Hugo Junkers

and the Indomitable Spirit of Man

by Corey Ducharme

Corey Ducharme is a PhD candidate at Polytechnique School of Montreal in Industrial engineering

Corey Ducharme is a PhD candidate at Polytechnique School of Montreal in Industrial engineering

It was a cold 2 degrees celsius on that fateful January 18, 1916 and yet a small crowd had gathered around Fliegerersatzabteilung 1, airfield in Döberitz Germany to see history in the making. They had heard the rumors of a new plane being tested out, but the characteristics they heard were beyond reason. As it came out the hangar and rolled up the runway, a wave of incredulity swept over the crowd. What they had brought out could not fly they felt. And how could it, it was metal. It was a deformed beast made entirely of that grey and hard substance that for now had been used entirely for the grey and hard labours of the earth. Sure it might look like a plane, and yet even with all the progress made in the recent years they felt that old comfort of Aristotelian natural science. Just as a rock does not fly because a rock’s place is on the ground so too must this blasphemous plane not leave the ground. Only 12 years ago they had come to believe that a plane made of twigs and cloth could fly as a kite can. But a rock cannot be attached to a string a made to dance in the wind. No the sky would not be conquered by a creature so diametrically opposed to what lived there the crowd decided.

Peter M Grosz collection

Peter M Grosz collection

Looking across the airfield, the crowd could see one man. An older gentleman looking at the plane with a knowing look born from the intimacy one has with his invention as though it were a lover and a look of inevitable triumph born from years of success with its accompanied failures. It was the engineer. That old Prussian was Karl Junkers whose reputation as an accomplished inventor and engineer preceded him. But even with him here such a feat was too much of an affront to the laws of nature the crowd decided.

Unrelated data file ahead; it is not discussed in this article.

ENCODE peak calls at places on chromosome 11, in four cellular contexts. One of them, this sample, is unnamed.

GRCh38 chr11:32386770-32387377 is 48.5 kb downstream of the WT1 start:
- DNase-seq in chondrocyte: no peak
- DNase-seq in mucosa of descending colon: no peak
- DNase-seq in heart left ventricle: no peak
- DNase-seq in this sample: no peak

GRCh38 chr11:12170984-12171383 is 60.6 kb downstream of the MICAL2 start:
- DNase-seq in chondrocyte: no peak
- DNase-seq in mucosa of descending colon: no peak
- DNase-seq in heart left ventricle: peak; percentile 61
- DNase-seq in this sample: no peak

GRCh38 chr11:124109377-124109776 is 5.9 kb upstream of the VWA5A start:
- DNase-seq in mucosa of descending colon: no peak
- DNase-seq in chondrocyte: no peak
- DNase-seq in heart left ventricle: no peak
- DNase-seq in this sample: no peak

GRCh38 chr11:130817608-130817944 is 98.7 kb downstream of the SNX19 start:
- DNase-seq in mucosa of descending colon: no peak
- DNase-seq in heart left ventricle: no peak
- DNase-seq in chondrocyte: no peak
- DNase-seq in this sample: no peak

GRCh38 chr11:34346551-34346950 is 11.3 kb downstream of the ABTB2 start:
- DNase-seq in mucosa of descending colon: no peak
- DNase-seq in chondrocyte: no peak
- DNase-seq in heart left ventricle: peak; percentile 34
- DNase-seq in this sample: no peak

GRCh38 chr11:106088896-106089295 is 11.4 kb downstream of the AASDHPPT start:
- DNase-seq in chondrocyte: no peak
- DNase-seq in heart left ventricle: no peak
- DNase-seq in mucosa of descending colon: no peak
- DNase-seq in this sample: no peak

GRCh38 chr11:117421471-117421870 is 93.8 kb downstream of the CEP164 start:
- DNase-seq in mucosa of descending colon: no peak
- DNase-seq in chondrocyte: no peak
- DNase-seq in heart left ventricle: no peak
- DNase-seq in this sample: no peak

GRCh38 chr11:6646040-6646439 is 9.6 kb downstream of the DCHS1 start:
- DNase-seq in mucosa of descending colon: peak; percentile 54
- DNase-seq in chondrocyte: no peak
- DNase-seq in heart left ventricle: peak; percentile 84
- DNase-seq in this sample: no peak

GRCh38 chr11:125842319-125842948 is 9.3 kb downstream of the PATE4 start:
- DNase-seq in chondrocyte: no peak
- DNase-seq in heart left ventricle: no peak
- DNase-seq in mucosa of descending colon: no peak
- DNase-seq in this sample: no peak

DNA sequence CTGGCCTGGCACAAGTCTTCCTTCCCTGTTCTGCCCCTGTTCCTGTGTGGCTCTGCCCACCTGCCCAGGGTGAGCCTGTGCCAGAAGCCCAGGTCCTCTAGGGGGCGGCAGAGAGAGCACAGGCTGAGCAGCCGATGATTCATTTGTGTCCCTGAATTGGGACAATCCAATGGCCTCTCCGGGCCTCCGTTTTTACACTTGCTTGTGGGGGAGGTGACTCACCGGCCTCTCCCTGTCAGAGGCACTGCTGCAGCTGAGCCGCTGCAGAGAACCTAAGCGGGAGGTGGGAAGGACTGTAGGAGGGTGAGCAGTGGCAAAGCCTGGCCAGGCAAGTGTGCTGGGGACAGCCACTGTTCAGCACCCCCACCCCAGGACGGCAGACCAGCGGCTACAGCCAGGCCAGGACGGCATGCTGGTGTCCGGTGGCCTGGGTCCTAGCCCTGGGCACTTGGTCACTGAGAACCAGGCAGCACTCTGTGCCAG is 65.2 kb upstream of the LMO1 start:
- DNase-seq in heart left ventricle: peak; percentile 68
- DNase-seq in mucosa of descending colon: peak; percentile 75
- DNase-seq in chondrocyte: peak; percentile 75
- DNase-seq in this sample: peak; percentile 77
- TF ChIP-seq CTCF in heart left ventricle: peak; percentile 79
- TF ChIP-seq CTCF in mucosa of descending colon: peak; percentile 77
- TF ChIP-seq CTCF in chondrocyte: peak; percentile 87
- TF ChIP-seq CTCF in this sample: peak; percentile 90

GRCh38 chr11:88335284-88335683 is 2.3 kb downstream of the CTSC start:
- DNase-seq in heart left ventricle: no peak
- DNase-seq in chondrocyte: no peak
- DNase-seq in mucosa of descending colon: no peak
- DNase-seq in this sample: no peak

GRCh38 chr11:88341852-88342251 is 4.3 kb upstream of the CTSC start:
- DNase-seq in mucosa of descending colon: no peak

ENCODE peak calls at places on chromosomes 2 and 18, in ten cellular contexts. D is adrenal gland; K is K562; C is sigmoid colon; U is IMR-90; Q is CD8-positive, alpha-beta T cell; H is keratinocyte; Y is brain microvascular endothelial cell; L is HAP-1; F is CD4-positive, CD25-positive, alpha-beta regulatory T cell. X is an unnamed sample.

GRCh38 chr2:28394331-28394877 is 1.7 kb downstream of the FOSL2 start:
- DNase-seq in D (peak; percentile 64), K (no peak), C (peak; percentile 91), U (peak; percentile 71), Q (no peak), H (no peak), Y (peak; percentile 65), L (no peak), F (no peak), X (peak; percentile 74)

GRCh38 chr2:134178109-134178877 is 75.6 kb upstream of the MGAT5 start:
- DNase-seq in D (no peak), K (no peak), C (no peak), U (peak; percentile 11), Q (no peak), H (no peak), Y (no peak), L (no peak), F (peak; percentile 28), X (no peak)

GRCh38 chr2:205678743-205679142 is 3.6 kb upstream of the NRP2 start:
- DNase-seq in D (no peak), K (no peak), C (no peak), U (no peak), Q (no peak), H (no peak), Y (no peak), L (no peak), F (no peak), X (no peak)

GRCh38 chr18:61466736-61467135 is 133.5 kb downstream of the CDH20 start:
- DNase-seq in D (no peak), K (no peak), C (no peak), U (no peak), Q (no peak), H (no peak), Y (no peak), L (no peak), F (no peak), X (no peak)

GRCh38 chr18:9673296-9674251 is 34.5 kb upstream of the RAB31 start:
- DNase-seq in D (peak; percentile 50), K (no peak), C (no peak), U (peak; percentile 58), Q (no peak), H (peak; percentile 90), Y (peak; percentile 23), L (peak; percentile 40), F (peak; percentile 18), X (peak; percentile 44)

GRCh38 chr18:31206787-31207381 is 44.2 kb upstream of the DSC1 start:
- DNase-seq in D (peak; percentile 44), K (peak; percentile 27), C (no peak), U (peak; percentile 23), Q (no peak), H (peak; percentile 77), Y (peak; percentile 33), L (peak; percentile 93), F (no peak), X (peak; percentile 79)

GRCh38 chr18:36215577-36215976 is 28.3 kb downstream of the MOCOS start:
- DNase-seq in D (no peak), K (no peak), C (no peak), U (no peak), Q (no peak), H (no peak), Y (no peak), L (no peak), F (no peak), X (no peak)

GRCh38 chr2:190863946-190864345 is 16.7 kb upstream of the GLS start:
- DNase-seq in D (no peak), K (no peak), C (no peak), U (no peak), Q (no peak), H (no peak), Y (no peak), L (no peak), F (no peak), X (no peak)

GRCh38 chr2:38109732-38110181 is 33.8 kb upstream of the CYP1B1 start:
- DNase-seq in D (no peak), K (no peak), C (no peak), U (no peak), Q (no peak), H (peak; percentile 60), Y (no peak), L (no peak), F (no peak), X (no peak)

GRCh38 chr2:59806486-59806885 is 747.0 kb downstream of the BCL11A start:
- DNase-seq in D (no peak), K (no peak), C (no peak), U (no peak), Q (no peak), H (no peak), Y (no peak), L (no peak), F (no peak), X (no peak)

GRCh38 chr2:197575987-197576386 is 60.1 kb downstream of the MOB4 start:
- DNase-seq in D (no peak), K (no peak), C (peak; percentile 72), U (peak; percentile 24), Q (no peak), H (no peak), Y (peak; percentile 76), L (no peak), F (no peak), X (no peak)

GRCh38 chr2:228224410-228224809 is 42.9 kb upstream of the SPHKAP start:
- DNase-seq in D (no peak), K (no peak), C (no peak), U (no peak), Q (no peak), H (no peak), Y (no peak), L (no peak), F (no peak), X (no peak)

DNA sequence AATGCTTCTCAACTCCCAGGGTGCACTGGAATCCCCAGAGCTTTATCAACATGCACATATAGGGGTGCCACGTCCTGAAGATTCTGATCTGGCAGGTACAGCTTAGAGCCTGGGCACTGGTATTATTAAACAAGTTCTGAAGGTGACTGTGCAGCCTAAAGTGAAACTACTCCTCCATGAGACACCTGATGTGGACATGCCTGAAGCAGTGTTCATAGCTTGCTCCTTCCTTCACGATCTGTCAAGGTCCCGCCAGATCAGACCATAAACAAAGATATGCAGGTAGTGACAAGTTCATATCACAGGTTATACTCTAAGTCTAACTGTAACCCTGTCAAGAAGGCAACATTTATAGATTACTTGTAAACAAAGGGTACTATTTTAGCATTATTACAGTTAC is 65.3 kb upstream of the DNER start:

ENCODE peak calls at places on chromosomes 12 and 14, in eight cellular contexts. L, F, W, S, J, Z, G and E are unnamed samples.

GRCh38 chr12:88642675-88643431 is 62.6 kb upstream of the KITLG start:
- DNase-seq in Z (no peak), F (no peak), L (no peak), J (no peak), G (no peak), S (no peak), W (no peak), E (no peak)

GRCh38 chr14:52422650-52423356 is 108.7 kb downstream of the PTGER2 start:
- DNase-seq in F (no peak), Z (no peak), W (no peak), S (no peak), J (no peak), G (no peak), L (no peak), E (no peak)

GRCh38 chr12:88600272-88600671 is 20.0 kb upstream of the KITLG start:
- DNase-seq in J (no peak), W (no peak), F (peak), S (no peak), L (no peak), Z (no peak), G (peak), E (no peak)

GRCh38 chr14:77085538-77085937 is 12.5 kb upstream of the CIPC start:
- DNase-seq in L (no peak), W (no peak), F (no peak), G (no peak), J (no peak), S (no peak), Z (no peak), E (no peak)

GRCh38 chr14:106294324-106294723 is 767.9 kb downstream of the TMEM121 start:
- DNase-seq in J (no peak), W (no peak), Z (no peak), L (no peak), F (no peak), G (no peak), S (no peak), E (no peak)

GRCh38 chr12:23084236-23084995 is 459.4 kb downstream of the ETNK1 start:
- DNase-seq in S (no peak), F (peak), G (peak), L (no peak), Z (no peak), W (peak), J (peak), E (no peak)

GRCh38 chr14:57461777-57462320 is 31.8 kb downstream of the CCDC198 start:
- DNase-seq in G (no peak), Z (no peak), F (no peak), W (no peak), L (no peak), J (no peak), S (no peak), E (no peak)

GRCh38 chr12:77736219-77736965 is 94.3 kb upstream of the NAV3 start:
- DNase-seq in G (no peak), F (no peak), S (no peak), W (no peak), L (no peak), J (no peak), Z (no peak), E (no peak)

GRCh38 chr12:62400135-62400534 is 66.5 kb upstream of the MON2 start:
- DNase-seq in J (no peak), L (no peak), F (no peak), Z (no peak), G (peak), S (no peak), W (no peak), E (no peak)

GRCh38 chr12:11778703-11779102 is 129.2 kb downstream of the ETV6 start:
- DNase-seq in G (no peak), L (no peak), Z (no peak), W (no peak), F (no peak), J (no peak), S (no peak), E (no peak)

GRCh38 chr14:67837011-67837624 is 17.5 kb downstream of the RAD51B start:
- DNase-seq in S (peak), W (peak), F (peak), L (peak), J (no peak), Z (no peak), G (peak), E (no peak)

Bundesarchiv, Bild 183-1985-0529-541 / CC-BY-SA 3.0

Bundesarchiv, Bild 183-1985-0529-541 / CC-BY-SA 3.0

That it could fly felt the crowd was impossible. That it would fly felt Hugo Junkers was inevitable. As the whirring of the propeller and the thrumming of the Mercedes six-cylinder piston engine deafened the crowd, you could see the plane start moving forward the runway shaking erratically. And as that great moment in history is about to arrive, it is time for me the narrator to take you back in time a little to explain how this moment came to be.

Hugo Junkers was born in 1859 in Prussia, what is now called Germany, just in time to live on the forefront of the industrial revolution. He studied this newly popular profession, engineering, and very quickly understood the impact of the new and emerging discoveries and technology could have on the mankind. His company was founded to allow him to share his new inventions. But his interested in aviation would come much later with his fateful meeting with Hans Reissner in 1907 who had a dream of building an all metal airplane. Junkers always fascinated by the discovery of the airplane quickly understood that a metal design would finally allow it to be used to usher in a new era of transportation to mankind.

And now returning to the runway on that fateful cold January 18 in Döberitz, the plane gaining speed lift off. And it was at that moment that everyone in the crowd truly felt that mankind had conquered this last frontier on earth completely. For a machine of steel to so effortlessly fly through the sky meant a complete mastery of the mechanics that control it. And it was at that moment that mankind stepped through to the modern age.